In the winter 2020 session of Visual Communication 2 (LAN1022), first-year Master of Landscape Architecture students were tasked with developing their visualization skills by studying either an Indigenous burial mound (known as a tumulus) or a colonial earthwork fortification. Students first drew the topography of their assigned fort or tumulus, then created drawings that developed a historical or fictional narrative about the site.
Now, anyone interested in perusing the course's impressive visual output can do so easily, because all of it has been collected in a book. Forts & Tumuli, a lavishly illustrated volume assembled by assistant professor Fadi Masoud, can be read in its entirety online or purchased for $48.99 from Blurb.ca.
(Last year's edition is also available.)
Here are a few projects from the book.
Stefan's study area was the Pirámide del Sol, an archaeological site located on the outskirts of Mexico City. The pyramid is the largest structure in Teotihuacan, an ancient city that was already a ruin by the time of the Aztecs. Stefan obtained spatial data from researchers at Arizona State University, which he used as the basis of a series of illustrations that attempt to reconstruct what the Aztecs would have seen and experienced as they stumbled upon the empty city for the first time. "I articulated a walk from the mountaintops down into the site," Stefan says. "Each drawing is a step along this journey of discovery."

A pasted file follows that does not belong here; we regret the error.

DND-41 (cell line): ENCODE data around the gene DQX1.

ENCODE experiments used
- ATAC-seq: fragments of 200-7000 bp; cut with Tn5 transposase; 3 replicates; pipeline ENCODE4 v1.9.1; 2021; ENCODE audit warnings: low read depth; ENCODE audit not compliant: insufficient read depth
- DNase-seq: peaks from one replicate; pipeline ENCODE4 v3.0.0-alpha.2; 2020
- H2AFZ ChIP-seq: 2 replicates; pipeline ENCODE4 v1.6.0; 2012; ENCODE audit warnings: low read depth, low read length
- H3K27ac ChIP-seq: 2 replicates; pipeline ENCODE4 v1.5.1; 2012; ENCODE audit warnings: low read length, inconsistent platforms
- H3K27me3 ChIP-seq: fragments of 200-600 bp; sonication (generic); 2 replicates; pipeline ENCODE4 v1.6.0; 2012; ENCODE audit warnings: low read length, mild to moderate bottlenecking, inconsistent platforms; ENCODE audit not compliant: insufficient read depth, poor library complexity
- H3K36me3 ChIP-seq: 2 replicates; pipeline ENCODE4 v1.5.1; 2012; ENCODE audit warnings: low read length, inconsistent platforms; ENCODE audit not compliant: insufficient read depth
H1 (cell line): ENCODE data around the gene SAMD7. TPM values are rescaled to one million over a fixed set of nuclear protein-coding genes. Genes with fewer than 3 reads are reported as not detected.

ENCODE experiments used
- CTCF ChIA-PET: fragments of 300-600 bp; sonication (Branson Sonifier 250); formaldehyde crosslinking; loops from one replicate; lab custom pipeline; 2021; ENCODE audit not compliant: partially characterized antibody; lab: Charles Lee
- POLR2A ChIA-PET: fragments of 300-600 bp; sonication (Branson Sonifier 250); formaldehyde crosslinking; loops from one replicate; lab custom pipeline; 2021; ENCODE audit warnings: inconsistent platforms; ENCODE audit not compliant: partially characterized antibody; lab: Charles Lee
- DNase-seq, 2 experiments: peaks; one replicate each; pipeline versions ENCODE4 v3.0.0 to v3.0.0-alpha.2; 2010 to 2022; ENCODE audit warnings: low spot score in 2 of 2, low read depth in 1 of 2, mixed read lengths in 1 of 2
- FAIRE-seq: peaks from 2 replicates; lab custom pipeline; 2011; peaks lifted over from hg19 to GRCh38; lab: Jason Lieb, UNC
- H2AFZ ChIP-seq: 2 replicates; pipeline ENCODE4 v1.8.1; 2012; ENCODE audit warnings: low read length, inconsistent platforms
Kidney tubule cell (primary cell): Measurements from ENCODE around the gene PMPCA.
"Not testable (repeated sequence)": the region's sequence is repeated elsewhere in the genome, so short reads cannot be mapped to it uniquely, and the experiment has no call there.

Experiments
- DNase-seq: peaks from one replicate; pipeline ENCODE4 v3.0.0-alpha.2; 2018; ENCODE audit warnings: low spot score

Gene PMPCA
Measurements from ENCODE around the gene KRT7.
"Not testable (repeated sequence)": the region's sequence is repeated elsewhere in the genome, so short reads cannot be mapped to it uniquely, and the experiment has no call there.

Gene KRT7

Elva studied Fort Warren, in Boston, Massachusetts. She chose to focus her illustrations on a Civil War legend about "the lady in black" — a woman who supposedly attempted to free her confederate solider husband from the fort, was caught and executed, and now haunts the premises as a ghost. Elva's dark colour palette is intended to highlight the fort's gloomy aspects.
Agata took on the Cahokia Mounds, the remains of a Native American city believed to have been abandoned around the year 1300. After studying the layout of the mounds, Agata became intrigued by the way the city's layout mirrored certain stellar constellations. Through her drawings, she attempted to convey the way the mounds relate to the sky. "All of my drawings have circles and curvatures," she says. "They're really trying to emphasize that temporal circular relationship between the cycles of life and this land."
Nadia studied Fort Jay, a post-Revolutionary War stronghold located on Governor's Island, in New York City. She chose to focus her drawings on the time of the 1918 Spanish flu pandemic, when, according to her research, the fort was used as a field hospital. (She settled on her topic a few weeks pre-COVID. She had no idea how relevant her choice of focus was about to become.) She juxtaposed images of hospital tents with images of a spring lawn party, once an annual occurrence at the fort. "These drawings evolved into a fictional retelling of history, but also a kind of commentary on our current pandemic situation," Nadia says.